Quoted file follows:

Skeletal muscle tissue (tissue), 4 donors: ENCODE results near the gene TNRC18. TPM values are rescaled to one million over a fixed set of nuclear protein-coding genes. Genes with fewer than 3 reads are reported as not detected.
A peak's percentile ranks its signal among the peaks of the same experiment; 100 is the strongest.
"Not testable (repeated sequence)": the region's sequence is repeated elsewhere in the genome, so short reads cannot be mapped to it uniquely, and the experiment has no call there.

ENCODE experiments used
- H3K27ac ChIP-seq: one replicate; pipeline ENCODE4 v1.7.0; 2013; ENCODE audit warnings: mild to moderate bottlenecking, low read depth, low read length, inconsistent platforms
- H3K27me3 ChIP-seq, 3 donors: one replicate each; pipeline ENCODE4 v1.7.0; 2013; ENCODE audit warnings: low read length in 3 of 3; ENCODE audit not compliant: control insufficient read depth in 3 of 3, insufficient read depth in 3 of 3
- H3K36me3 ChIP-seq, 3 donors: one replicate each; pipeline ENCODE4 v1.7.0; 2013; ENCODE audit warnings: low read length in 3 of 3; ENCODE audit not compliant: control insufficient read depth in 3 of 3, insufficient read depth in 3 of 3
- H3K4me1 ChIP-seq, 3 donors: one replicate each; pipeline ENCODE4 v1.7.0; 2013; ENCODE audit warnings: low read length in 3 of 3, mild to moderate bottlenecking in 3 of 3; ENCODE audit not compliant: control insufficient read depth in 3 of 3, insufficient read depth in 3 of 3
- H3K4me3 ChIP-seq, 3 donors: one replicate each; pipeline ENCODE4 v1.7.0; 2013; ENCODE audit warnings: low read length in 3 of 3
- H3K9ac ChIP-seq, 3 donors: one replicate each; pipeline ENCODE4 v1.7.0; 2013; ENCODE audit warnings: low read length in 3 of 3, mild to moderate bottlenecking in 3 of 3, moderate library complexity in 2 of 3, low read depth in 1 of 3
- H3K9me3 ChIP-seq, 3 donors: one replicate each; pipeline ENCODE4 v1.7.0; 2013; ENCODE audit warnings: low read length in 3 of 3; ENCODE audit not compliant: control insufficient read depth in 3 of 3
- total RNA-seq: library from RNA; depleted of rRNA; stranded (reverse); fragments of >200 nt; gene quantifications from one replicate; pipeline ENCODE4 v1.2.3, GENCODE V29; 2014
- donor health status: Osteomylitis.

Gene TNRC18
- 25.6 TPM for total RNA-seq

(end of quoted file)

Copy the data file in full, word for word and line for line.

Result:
Skeletal muscle tissue (tissue), 4 donors: ENCODE results near the gene TNRC18. TPM values are rescaled to one million over a fixed set of nuclear protein-coding genes. Genes with fewer than 3 reads are reported as not detected.
A peak's percentile ranks its signal among the peaks of the same experiment; 100 is the strongest.
"Not testable (repeated sequence)": the region's sequence is repeated elsewhere in the genome, so short reads cannot be mapped to it uniquely, and the experiment has no call there.

ENCODE experiments used
- H3K27ac ChIP-seq: one replicate; pipeline ENCODE4 v1.7.0; 2013; ENCODE audit warnings: mild to moderate bottlenecking, low read depth, low read length, inconsistent platforms
- H3K27me3 ChIP-seq, 3 donors: one replicate each; pipeline ENCODE4 v1.7.0; 2013; ENCODE audit warnings: low read length in 3 of 3; ENCODE audit not compliant: control insufficient read depth in 3 of 3, insufficient read depth in 3 of 3
- H3K36me3 ChIP-seq, 3 donors: one replicate each; pipeline ENCODE4 v1.7.0; 2013; ENCODE audit warnings: low read length in 3 of 3; ENCODE audit not compliant: control insufficient read depth in 3 of 3, insufficient read depth in 3 of 3
- H3K4me1 ChIP-seq, 3 donors: one replicate each; pipeline ENCODE4 v1.7.0; 2013; ENCODE audit warnings: low read length in 3 of 3, mild to moderate bottlenecking in 3 of 3; ENCODE audit not compliant: control insufficient read depth in 3 of 3, insufficient read depth in 3 of 3
- H3K4me3 ChIP-seq, 3 donors: one replicate each; pipeline ENCODE4 v1.7.0; 2013; ENCODE audit warnings: low read length in 3 of 3
- H3K9ac ChIP-seq, 3 donors: one replicate each; pipeline ENCODE4 v1.7.0; 2013; ENCODE audit warnings: low read length in 3 of 3, mild to moderate bottlenecking in 3 of 3, moderate library complexity in 2 of 3, low read depth in 1 of 3
- H3K9me3 ChIP-seq, 3 donors: one replicate each; pipeline ENCODE4 v1.7.0; 2013; ENCODE audit warnings: low read length in 3 of 3; ENCODE audit not compliant: control insufficient read depth in 3 of 3
- total RNA-seq: library from RNA; depleted of rRNA; stranded (reverse); fragments of >200 nt; gene quantifications from one replicate; pipeline ENCODE4 v1.2.3, GENCODE V29; 2014
- donor health status: Osteomylitis.

Gene TNRC18
- 25.6 TPM for total RNA-seq